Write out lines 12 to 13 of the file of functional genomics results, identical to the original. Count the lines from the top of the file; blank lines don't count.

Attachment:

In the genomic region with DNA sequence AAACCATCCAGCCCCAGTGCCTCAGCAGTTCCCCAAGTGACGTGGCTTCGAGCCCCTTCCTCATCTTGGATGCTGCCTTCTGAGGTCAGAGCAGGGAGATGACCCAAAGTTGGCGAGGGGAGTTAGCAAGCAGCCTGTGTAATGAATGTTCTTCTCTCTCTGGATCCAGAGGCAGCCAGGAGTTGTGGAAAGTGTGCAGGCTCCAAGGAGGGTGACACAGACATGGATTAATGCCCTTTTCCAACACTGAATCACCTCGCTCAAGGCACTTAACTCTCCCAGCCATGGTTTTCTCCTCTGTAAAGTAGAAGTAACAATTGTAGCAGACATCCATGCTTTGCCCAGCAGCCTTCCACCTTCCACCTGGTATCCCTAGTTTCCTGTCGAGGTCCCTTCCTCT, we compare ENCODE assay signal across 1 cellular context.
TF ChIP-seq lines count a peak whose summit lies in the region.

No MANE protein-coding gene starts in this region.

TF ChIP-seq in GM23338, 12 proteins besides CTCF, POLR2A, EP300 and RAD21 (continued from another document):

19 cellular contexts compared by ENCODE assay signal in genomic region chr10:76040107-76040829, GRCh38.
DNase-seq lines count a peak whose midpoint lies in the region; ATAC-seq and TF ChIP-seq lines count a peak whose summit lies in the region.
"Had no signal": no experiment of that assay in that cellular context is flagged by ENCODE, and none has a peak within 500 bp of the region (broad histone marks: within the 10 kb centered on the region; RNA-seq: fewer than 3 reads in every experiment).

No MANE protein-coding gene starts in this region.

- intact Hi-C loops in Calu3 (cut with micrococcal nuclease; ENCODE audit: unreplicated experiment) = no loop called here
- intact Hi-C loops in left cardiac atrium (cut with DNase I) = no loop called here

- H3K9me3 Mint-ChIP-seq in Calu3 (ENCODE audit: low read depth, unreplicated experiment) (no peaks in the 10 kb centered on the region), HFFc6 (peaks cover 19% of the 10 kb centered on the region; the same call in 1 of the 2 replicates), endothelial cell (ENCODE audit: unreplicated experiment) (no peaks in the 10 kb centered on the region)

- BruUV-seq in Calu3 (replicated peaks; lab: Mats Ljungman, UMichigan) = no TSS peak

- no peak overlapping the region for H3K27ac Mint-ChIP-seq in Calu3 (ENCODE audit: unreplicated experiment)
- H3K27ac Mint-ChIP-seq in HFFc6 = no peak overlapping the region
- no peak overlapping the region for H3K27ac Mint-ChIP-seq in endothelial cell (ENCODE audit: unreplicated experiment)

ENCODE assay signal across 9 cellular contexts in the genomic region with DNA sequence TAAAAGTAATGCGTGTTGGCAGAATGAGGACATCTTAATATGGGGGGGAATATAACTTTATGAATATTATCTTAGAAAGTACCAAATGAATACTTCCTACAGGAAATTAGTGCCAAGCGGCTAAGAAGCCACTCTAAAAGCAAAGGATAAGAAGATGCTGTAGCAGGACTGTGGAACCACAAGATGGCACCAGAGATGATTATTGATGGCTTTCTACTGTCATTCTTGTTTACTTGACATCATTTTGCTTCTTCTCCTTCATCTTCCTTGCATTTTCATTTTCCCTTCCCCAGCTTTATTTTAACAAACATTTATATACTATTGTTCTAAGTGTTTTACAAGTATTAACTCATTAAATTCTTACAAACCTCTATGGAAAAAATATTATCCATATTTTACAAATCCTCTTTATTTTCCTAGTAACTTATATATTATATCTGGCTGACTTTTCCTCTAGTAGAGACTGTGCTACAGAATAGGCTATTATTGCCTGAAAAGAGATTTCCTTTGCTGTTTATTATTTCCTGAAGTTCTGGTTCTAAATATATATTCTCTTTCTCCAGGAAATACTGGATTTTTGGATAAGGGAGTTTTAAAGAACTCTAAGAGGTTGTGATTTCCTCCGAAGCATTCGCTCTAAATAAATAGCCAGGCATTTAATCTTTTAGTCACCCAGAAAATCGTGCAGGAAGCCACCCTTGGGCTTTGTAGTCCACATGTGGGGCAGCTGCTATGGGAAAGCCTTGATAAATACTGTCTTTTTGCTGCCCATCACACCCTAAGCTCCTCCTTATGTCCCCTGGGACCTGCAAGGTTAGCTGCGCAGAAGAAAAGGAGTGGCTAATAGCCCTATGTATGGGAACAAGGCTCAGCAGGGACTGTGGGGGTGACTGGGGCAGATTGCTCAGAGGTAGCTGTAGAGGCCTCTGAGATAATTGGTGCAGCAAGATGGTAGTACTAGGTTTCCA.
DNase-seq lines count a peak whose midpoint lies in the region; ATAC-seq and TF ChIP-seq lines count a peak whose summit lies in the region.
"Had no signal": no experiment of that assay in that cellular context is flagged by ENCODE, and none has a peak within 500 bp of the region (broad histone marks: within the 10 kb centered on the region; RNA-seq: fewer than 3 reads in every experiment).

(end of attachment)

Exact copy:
- BruUV-seq in Calu3 (replicated peaks; lab: Mats Ljungman, UMichigan) = no TSS peak

- no peak overlapping the region for H3K27ac Mint-ChIP-seq in Calu3 (ENCODE audit: unreplicated experiment)